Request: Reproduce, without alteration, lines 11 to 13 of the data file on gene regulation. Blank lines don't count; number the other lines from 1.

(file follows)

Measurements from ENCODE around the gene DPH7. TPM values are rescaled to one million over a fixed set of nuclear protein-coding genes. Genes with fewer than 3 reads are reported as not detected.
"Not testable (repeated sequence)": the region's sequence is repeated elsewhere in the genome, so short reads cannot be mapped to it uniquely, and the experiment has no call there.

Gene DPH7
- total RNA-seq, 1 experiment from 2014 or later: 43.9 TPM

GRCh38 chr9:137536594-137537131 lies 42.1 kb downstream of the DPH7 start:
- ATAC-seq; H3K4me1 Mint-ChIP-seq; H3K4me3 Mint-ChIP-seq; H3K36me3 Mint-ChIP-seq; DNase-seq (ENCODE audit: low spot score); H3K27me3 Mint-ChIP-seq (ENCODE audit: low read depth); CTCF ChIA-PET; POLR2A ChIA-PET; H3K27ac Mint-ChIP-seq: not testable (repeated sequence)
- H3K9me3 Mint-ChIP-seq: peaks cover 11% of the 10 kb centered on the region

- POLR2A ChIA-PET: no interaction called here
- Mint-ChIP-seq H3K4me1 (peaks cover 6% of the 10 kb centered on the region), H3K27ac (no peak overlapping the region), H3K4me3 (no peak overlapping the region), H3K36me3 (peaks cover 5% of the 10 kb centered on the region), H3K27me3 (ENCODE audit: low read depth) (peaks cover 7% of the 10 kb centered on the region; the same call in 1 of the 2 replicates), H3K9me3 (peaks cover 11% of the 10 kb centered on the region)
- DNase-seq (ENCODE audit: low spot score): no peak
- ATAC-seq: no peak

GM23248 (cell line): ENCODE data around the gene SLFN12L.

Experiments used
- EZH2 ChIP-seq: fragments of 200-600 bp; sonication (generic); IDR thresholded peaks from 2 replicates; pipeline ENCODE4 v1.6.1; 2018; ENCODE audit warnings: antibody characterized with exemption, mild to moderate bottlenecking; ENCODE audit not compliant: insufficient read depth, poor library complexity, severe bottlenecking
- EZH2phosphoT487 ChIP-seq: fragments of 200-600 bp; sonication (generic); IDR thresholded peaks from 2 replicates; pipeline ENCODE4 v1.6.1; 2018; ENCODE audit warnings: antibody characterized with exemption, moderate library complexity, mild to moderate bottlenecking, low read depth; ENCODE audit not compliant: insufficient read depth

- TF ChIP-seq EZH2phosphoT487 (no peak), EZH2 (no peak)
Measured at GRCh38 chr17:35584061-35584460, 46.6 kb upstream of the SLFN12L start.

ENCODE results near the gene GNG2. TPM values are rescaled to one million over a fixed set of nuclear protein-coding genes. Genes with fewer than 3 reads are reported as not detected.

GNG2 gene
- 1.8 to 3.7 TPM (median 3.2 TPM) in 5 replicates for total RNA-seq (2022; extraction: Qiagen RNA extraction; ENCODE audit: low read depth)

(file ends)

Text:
- ATAC-seq: no peak

GM23248 (cell line): ENCODE data around the gene SLFN12L.

Experiments used